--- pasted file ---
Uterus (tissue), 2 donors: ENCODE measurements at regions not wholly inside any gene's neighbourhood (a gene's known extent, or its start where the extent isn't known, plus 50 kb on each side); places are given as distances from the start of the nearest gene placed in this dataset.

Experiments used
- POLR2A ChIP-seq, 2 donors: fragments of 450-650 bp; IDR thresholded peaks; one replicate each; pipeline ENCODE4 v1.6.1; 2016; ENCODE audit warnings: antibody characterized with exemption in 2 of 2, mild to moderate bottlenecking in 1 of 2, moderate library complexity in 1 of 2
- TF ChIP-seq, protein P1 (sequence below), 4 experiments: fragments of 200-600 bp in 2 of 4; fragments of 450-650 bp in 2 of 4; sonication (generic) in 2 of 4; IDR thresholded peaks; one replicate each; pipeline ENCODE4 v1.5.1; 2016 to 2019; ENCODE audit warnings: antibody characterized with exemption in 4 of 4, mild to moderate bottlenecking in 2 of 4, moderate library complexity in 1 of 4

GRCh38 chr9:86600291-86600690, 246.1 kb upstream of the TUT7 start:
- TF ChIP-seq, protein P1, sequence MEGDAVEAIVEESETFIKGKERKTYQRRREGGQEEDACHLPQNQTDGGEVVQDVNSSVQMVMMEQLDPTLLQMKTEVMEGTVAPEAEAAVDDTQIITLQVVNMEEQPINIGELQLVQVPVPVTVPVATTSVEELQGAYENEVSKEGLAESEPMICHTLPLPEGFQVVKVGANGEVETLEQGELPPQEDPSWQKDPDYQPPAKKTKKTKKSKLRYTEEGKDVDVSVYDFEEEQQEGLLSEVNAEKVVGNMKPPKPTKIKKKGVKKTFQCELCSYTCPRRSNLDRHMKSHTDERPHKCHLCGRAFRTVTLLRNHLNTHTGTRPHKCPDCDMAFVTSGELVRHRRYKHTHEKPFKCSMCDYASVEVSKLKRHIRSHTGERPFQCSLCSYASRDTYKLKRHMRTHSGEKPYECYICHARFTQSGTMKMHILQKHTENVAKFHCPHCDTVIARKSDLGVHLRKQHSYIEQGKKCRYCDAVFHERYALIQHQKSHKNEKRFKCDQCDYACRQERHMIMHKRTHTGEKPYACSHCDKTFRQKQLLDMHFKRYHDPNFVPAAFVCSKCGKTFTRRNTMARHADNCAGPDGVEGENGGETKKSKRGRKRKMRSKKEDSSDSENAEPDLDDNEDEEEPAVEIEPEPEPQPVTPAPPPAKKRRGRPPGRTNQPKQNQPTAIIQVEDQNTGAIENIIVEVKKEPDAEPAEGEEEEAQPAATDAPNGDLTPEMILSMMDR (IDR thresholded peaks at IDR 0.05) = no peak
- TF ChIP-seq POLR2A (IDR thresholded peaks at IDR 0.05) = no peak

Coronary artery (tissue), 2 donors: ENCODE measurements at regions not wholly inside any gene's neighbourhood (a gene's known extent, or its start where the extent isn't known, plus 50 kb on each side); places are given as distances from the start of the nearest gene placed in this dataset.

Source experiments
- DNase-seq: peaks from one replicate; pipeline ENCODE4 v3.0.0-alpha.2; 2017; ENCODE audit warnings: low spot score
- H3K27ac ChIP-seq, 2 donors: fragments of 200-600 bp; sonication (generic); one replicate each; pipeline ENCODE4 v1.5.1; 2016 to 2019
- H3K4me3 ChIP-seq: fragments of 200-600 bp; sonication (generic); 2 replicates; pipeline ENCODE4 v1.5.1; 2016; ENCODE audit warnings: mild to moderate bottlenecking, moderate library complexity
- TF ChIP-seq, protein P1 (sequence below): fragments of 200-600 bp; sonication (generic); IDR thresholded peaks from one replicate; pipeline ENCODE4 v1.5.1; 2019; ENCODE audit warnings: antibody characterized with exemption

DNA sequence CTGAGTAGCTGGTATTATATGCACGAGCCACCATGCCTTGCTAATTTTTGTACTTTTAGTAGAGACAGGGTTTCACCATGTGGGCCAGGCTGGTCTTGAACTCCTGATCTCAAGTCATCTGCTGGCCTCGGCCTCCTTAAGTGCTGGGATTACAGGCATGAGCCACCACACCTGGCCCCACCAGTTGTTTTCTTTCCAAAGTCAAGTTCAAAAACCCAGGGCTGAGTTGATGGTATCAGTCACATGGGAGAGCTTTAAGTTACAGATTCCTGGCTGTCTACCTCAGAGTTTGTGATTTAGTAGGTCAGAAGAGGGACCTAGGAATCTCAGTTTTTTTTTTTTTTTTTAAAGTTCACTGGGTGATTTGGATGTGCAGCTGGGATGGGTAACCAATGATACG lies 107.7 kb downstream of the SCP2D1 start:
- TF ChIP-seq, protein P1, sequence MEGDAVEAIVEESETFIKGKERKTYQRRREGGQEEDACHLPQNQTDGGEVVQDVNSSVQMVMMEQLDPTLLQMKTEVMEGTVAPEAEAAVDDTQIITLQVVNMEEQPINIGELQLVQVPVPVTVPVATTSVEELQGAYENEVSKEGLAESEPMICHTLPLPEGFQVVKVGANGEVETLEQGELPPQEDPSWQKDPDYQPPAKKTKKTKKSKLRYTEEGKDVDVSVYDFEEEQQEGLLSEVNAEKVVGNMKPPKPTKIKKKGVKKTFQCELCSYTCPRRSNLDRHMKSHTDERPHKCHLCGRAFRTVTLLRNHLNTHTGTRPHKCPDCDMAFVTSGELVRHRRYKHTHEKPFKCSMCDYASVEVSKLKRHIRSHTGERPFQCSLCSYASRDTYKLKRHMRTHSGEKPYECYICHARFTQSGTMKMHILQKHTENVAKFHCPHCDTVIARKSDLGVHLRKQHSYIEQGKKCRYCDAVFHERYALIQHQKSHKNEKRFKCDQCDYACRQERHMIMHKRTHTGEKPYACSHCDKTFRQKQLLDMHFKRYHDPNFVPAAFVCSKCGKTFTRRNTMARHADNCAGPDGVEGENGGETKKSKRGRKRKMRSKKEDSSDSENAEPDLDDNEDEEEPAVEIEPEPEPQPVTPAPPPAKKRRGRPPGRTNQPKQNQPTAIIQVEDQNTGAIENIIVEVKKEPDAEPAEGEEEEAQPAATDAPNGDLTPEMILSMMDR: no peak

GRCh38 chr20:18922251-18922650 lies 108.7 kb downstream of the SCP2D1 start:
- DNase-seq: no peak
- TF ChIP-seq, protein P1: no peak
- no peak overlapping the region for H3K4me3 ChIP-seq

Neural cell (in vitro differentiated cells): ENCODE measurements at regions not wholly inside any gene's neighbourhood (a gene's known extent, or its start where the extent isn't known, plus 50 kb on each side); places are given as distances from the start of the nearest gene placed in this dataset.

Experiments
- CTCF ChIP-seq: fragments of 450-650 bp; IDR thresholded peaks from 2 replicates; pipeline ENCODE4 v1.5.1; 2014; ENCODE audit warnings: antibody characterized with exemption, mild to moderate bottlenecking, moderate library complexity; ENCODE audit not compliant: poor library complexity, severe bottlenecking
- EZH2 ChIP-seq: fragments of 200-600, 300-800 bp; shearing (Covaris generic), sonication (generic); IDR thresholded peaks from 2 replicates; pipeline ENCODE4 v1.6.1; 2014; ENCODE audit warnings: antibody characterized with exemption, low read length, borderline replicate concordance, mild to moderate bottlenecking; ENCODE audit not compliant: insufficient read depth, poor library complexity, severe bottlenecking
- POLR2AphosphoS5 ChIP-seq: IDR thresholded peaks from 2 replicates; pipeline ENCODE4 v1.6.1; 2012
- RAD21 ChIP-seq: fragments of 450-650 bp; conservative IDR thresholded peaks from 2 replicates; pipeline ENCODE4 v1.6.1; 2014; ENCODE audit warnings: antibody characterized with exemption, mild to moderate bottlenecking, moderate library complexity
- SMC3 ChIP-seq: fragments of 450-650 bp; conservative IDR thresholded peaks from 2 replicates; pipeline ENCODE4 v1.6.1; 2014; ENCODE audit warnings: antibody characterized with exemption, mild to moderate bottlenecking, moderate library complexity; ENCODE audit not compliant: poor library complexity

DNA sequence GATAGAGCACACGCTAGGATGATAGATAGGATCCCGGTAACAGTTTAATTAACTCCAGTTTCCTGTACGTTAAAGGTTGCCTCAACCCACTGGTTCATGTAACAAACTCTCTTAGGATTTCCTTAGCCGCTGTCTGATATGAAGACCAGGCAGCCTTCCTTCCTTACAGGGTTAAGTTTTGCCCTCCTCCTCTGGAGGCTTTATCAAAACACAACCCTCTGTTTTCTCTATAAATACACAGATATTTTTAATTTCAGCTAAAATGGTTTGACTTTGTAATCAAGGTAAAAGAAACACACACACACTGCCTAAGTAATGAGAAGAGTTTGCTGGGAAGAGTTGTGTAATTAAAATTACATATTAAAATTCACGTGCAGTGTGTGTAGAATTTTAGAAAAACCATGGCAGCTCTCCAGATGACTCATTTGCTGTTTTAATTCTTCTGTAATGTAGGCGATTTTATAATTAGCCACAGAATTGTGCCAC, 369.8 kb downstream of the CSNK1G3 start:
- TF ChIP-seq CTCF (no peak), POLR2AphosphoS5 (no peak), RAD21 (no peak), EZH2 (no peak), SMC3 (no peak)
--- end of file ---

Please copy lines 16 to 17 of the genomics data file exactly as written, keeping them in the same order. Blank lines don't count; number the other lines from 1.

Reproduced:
GRCh38 chr20:18922251-18922650 lies 108.7 kb downstream of the SCP2D1 start:
- DNase-seq: no peak